White House spokeswoman Jen Psaki said on Tuesday that the crisis in Ukraine was extremely dangerous and that Russia could launch an attack on the country at any time.
The top diplomat on US President’s team, Joe Biden, will visit the capital Kiev this week after talks with Russia last week ended in a stalemate, amid concerns in the United States and other Western nations that Moscow is preparing to invade Ukraine again.
The Biden administration is weighing new options, including providing Ukraine with more weapons to resist Russian occupation, to try to increase the costs for Russian President Vladimir Putin if he decides to invade the country.
The discussions – described by various sources – reflect a feeling of pessimism in the government, following last week’s diplomatic talks with Russian officials that have yielded no progress – and with Russia continuing to increase its strength levels in recent days.
In addition to considering how to help the Ukrainian military and government avert an invasion, the US is evaluating options to bolster the ability of Ukrainian forces to resist a possible Russian occupation. This includes potentially providing the Ukrainian army with additional ammunition, mortars, Javelin anti-tank missiles and anti-aircraft missile systems, which would likely come from NATO allies, a senior US government official told CNN.
The news comes ahead of a face-to-face meeting between US Secretary of State Antony Blinken and Russian Foreign Minister Sergey Lavrov in Geneva on Friday. A senior State Department official said the scheduled meeting “suggests that perhaps diplomacy is not dead.”
President Joe Biden has said sending US combat troops to Ukraine to wage war with Russia is out of the question. But special operations forces are already circulating in and out of the country to provide training to Ukrainian forces, and a senior government official said it is possible that other agencies could provide some support, most likely the CIA.
CIA Director Bill Burns traveled to Kiev last week to meet with Ukrainian President Volodymyr Zelensky and discuss the risks to Ukraine, a US official said.
“We are looking at a number of options to help defend Ukraine,” a government official told CNN. This could include additional sales of defensive weapons, “advice” and “helping Ukraine stay in the fight against a larger conventional Russian military presence.”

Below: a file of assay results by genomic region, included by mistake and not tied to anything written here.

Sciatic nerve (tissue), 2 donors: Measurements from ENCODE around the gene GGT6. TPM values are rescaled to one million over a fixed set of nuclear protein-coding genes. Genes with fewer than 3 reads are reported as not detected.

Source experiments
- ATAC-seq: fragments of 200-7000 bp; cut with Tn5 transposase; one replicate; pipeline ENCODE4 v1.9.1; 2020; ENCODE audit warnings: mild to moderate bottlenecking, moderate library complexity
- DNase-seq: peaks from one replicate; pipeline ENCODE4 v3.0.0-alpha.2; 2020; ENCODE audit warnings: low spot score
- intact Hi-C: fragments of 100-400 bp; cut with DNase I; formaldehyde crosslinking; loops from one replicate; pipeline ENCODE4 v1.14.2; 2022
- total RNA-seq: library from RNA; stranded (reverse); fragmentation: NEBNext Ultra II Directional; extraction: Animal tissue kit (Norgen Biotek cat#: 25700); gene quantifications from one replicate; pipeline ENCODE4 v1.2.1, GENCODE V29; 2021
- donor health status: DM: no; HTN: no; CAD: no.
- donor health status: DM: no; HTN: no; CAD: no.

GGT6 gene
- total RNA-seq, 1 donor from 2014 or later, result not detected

The deliberations on supporting a resistance campaign reflect an increasingly pessimistic view within the government about Putin’s willingness to invade and occupy large swaths of Ukrainian territory. Russia has increased force levels since Friday, the top government official said.
“Let’s be clear. Our opinion is that this is an extremely dangerous situation. We are now at a stage where Russia can at any time launch an attack on Ukraine,” White House Press Secretary Jen Psaki said on Tuesday.
“And what Secretary Blinken is going to do is point out very clearly that there is a diplomatic path ahead. It is up to President Putin and the Russians to decide whether they will suffer serious economic consequences or not.”
At the moment, military sources familiar with the planning say there has been no official change to Washington’s guidance, and officials have stressed that these are initial considerations that have not yet been formally presented to the president for approval. Some members of the administration are afraid to get involved in an anti-occupation support effort and argue that US forces must leave if war breaks out.
increase in pessimism
US officials left meetings in Europe last week even more pessimistic about what Putin could be planning, and how limited the West’s influence is to stop him.
As recently as last week, Biden administration officials were carrying out exercises tossing all possible US and allied policy responses, sources familiar with the planning told CNN. Senior US officials also spent much of the weekend in high-profile meetings to discuss the way forward, a senior State Department official said.